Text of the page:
Background: There is still limited data on the very long term clinical outcomes after ABSORB BRS in daily practice. We sought to evaluate the 3 year-performance of the Absorb bioresorbable vascular scaffolds for the treatment of low/moderate complexity patients enrolled in the ABSORB EXTEND trial. Methods: ABSORB EXTEND is a prospective, single-arm, open-label clinical study in which 812 patients were enrolled at 56 sites. This study allowed the treatment of lesions ≤28 mm in length and reference vessel diameter of 2.0–3.8 mm (as assessed by on-line QCA). To determine the independent predictors of MACE, a multivariable logistic regression model was built using a stepwise (forward/backward) procedure. Results: Average population age was 61 years and 26.5% had diabetes. Most patients had single target lesion (92.4%). Adequate scaffold deployment (PSP) was achieved in 14.2% of the cases. At three years, the composite endpoints of MACE and ischemia-driven target vessel failure were 9.2% and 10.6%, respectively. The cumulative rate of ARC definite/probable thrombosis was 2.2%, with 1.2% of the cases occurring after the 1st year. Independent predictors of MACE were hypertension and the need for “bail out” stent. Conclusion: At three-year follow-up, the use of ABSORB in low/moderate complex PCI was associated with low and acceptable rates of major adverse clinical events, despite the infrequent use of the recommended contemporary scaffold deployment technique. However, scaffold thrombosis rate was higher than reported with current generation of metallic DES. The study is registered on (unique identifier NCT01023789).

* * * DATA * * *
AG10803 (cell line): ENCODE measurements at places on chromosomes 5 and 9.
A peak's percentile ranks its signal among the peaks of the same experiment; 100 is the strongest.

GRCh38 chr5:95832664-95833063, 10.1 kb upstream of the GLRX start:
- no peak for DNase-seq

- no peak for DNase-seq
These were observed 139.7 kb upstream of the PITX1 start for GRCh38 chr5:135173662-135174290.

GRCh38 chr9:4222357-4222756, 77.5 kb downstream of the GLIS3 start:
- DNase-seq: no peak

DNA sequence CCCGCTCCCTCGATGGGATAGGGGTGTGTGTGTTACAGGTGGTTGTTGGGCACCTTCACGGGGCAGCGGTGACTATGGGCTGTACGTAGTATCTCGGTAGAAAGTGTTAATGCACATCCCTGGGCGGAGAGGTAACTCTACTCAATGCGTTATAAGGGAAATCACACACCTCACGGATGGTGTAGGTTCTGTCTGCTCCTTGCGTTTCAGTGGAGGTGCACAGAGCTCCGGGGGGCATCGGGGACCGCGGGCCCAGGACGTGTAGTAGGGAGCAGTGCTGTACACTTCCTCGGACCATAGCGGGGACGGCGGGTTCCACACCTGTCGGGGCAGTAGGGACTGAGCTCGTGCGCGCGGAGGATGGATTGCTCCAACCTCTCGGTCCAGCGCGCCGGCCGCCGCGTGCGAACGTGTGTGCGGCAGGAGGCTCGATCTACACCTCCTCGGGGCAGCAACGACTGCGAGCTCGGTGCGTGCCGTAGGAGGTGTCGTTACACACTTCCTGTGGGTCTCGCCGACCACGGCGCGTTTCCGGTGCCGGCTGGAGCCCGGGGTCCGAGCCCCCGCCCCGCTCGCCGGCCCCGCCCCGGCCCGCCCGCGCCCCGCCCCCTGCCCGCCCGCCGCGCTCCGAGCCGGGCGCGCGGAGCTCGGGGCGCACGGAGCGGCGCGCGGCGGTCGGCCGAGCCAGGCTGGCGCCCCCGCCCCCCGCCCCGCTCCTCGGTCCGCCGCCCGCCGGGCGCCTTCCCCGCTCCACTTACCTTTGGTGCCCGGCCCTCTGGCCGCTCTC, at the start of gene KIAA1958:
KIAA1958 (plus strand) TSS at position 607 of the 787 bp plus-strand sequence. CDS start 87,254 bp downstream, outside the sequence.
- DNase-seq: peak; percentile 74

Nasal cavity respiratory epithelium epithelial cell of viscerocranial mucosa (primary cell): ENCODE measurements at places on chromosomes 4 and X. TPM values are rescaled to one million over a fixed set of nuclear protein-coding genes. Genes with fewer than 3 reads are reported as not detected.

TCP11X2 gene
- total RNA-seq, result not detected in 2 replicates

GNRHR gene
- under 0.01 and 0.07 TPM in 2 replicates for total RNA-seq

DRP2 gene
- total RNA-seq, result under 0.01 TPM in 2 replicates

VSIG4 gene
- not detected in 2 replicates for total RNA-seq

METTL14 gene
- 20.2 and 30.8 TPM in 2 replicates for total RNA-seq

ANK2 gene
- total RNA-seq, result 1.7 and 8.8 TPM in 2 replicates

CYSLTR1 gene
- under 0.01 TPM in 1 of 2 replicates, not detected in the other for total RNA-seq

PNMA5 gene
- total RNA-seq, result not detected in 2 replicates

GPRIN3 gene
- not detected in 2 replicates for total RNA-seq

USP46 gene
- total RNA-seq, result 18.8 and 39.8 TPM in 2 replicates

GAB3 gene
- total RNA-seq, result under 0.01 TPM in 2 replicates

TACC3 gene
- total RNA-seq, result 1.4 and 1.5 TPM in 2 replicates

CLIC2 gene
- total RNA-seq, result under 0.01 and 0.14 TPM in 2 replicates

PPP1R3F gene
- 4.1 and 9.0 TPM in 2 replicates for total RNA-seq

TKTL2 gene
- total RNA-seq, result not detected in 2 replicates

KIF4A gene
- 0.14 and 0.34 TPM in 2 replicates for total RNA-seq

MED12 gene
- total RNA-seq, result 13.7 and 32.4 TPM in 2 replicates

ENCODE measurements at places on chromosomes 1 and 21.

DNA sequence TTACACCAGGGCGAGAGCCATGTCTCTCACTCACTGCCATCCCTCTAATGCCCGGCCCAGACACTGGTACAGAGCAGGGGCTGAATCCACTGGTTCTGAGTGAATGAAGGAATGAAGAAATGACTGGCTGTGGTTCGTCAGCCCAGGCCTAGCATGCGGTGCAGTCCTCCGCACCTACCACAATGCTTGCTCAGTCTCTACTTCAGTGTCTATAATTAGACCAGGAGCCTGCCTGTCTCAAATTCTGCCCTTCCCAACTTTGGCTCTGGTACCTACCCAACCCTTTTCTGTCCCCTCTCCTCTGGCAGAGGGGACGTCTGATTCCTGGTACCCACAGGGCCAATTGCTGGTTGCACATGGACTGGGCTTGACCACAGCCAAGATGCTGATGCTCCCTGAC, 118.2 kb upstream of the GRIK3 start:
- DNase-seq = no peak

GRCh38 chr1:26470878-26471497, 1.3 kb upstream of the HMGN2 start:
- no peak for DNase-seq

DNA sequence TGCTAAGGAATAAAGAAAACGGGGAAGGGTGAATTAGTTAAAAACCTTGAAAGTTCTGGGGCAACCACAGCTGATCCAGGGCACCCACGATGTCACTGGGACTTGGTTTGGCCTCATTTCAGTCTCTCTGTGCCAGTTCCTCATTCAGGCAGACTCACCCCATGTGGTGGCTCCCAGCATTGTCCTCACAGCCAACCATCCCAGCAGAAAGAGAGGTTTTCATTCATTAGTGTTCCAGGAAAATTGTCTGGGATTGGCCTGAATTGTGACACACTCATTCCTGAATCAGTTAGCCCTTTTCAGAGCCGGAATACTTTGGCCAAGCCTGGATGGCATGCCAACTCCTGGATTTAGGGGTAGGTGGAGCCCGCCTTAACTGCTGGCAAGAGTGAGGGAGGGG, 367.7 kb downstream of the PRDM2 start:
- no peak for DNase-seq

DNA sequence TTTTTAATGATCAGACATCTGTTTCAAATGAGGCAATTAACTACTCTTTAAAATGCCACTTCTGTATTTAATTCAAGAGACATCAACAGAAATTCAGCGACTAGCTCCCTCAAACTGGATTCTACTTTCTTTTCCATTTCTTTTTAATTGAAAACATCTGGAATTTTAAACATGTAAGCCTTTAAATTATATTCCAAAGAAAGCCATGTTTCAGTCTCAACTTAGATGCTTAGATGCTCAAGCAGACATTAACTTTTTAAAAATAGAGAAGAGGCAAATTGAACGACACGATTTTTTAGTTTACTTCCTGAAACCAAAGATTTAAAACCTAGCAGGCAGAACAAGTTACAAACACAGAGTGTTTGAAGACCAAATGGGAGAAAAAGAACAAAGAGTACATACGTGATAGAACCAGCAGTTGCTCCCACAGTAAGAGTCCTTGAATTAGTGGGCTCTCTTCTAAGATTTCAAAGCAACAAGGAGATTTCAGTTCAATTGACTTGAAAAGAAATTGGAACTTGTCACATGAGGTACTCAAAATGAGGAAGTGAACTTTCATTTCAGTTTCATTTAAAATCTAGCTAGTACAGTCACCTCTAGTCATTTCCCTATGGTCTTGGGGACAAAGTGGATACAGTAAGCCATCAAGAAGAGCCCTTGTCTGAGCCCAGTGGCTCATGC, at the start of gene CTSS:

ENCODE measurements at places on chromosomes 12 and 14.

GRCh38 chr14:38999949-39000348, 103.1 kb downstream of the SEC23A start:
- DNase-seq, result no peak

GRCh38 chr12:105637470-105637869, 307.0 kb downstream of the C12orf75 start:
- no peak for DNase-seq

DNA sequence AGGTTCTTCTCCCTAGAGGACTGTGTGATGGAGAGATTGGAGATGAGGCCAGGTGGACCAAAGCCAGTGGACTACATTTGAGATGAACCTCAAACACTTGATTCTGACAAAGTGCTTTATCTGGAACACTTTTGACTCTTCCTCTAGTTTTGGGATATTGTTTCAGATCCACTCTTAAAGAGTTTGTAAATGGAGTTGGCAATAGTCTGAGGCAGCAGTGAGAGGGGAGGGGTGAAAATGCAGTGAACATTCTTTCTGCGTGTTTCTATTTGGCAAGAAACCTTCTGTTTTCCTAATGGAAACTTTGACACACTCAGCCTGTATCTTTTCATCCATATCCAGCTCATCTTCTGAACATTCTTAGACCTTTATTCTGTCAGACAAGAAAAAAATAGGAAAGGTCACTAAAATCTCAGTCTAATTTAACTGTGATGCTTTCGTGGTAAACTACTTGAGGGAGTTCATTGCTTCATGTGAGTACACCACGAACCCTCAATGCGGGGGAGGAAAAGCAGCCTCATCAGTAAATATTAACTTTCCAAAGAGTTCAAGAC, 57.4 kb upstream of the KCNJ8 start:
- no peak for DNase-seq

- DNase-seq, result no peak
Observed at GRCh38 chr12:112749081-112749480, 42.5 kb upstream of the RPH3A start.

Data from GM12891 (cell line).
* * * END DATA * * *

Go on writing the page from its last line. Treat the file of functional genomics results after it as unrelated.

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Keywords bioresorbable scaffold, everolimus, thrombosis
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Journal Catheterization and Cardiovascular Interventions
Costa Jr., J.R, Abizaid, A.C, Whitbourn, R, Serruys, P.W.J.C, Jepson, N, Steinwender, C. (Clemens), … Bartorelli, A. (2018). Three-year clinical outcomes of patients treated with everolimus-eluting bioresorbable vascular scaffolds: Final results of the ABSORB EXTEND trial. Catheterization and Cardiovascular Interventions. doi:10.1002/ccd.27715